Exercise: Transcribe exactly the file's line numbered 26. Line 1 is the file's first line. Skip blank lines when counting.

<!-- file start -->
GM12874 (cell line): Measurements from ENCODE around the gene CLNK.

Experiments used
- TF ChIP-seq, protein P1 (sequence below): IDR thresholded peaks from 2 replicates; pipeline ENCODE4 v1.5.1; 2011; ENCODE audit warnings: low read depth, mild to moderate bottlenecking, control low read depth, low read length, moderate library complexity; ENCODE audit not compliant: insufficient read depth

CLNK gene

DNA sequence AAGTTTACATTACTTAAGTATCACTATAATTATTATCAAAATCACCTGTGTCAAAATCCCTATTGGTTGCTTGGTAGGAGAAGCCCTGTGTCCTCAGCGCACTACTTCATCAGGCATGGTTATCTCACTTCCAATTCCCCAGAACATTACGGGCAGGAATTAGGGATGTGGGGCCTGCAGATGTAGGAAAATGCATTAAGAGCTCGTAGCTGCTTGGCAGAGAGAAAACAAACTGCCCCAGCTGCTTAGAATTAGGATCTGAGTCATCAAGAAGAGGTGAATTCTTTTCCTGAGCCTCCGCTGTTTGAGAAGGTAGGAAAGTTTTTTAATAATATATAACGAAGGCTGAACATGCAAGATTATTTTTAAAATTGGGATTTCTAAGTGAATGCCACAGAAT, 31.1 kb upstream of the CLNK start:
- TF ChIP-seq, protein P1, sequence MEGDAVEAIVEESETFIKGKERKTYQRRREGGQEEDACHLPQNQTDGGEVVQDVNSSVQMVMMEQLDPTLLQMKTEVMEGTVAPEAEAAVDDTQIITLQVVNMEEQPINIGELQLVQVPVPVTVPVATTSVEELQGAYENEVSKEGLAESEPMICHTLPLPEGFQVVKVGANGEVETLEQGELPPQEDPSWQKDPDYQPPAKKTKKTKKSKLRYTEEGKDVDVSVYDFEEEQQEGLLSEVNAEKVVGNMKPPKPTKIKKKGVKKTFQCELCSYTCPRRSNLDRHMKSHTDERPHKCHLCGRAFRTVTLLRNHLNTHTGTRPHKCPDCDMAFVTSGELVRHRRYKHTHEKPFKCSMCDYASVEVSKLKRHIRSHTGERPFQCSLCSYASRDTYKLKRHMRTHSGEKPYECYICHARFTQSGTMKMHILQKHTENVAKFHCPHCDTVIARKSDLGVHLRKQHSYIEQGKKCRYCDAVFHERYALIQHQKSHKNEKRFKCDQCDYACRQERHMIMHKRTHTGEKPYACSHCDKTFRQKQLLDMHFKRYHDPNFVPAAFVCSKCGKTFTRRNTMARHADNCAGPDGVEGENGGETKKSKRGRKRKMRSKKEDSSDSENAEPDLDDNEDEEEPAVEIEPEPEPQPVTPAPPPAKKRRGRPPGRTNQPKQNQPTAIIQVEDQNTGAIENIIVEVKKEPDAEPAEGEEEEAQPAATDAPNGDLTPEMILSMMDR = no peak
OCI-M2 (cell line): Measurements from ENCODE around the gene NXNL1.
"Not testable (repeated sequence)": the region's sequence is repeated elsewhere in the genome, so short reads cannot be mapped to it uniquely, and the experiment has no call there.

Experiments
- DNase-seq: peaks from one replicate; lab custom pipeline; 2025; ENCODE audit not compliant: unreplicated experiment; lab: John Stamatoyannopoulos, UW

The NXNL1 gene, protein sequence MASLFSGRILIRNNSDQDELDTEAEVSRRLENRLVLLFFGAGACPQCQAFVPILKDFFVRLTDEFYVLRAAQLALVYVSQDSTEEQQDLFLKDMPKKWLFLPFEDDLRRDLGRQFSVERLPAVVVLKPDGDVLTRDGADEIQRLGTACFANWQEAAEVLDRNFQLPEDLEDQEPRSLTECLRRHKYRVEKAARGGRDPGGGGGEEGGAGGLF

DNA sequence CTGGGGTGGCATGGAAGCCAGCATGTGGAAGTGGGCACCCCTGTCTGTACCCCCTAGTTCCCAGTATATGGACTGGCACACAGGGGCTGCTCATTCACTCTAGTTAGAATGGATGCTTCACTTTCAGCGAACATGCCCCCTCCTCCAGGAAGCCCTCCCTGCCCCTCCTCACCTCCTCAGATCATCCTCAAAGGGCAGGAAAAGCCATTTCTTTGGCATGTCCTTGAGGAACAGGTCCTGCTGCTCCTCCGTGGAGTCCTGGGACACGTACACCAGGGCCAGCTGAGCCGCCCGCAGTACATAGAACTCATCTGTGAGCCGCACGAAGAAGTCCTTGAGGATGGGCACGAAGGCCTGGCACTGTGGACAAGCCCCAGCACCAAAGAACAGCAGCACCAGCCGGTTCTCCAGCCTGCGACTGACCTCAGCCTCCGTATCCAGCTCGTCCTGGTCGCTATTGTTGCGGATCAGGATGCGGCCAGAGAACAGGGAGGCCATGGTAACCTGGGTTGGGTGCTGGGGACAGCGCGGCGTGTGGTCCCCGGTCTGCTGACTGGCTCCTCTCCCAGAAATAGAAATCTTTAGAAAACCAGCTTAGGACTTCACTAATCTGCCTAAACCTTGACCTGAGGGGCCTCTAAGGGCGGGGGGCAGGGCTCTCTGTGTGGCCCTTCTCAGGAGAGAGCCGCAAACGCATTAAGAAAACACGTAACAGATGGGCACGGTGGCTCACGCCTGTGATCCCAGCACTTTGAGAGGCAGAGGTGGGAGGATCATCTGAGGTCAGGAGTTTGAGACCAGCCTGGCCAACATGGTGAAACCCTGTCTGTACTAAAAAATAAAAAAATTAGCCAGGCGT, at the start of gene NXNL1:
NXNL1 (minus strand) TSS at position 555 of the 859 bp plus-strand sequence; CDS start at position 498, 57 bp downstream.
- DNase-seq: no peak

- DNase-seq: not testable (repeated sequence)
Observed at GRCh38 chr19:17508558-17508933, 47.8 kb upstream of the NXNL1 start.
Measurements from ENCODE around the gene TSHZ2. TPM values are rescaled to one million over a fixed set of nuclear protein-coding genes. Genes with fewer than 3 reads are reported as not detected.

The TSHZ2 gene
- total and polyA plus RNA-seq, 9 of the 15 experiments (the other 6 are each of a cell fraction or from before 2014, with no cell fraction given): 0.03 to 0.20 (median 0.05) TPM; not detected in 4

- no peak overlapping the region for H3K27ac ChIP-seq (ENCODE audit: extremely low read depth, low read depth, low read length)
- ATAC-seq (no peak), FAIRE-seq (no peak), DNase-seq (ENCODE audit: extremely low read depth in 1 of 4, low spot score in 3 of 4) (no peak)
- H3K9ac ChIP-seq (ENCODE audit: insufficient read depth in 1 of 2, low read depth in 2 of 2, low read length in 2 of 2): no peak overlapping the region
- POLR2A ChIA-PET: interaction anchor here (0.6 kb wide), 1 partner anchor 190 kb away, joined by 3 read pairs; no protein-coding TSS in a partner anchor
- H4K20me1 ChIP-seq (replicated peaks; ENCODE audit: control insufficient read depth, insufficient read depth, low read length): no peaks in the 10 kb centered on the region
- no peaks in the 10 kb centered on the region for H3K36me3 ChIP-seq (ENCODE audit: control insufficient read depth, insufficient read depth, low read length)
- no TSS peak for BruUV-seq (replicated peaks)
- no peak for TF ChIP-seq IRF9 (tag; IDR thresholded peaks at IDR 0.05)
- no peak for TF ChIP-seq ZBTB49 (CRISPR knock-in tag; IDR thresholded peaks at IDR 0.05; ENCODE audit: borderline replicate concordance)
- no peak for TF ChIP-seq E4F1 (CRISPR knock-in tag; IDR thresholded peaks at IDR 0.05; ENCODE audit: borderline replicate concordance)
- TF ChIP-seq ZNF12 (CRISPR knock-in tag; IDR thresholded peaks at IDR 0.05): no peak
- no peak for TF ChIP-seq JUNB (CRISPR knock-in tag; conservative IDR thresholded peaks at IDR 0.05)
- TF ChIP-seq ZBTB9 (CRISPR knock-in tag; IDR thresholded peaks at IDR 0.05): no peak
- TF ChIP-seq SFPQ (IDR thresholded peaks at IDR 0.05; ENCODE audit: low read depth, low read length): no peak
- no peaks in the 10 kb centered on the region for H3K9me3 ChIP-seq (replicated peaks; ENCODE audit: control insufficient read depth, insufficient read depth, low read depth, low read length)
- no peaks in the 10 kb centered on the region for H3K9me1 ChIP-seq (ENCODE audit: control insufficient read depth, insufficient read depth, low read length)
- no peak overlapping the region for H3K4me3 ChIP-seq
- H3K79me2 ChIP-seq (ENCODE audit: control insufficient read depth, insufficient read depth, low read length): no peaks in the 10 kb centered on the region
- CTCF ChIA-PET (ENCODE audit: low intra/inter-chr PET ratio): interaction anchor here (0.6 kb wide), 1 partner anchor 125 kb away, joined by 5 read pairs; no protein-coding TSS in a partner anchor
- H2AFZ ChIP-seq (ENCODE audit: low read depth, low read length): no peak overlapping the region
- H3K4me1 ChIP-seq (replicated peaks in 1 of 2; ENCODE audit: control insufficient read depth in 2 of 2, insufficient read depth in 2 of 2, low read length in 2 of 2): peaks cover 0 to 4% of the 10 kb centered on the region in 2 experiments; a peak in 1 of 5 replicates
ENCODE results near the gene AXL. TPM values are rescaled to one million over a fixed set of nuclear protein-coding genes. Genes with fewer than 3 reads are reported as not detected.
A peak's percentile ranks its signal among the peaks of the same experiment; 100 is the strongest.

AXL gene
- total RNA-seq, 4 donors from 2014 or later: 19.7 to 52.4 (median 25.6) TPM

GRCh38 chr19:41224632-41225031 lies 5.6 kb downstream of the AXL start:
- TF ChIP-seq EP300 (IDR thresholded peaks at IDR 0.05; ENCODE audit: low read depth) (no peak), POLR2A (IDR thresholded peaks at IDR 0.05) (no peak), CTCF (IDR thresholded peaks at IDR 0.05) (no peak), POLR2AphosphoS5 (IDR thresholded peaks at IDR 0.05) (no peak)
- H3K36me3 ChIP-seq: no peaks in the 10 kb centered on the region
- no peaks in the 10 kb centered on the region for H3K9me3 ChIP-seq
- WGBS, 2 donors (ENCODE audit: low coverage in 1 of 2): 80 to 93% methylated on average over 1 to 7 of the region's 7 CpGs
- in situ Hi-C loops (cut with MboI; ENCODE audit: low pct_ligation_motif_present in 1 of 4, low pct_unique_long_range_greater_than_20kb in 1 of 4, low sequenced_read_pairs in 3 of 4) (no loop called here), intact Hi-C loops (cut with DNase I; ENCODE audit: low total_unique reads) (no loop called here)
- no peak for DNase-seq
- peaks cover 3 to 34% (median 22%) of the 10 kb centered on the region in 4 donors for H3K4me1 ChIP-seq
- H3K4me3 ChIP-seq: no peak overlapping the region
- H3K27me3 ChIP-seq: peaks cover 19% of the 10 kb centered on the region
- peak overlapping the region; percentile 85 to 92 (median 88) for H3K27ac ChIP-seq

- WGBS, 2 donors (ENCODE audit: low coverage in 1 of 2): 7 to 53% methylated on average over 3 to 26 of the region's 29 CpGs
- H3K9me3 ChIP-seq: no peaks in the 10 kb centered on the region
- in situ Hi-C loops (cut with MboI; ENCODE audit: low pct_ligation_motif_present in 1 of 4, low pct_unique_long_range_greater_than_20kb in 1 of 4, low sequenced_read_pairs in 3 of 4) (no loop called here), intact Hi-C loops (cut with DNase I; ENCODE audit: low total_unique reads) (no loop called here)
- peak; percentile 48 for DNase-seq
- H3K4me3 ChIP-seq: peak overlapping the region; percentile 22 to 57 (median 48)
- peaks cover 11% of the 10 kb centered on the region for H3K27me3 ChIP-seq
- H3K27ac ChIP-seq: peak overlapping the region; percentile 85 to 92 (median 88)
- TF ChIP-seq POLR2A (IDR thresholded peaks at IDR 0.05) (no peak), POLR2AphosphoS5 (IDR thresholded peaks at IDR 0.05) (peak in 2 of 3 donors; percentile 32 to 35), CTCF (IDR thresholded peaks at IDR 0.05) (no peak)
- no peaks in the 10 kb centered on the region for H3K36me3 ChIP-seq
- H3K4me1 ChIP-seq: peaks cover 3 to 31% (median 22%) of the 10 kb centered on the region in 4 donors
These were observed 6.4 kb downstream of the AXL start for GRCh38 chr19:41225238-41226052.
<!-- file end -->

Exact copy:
- no TSS peak for BruUV-seq (replicated peaks)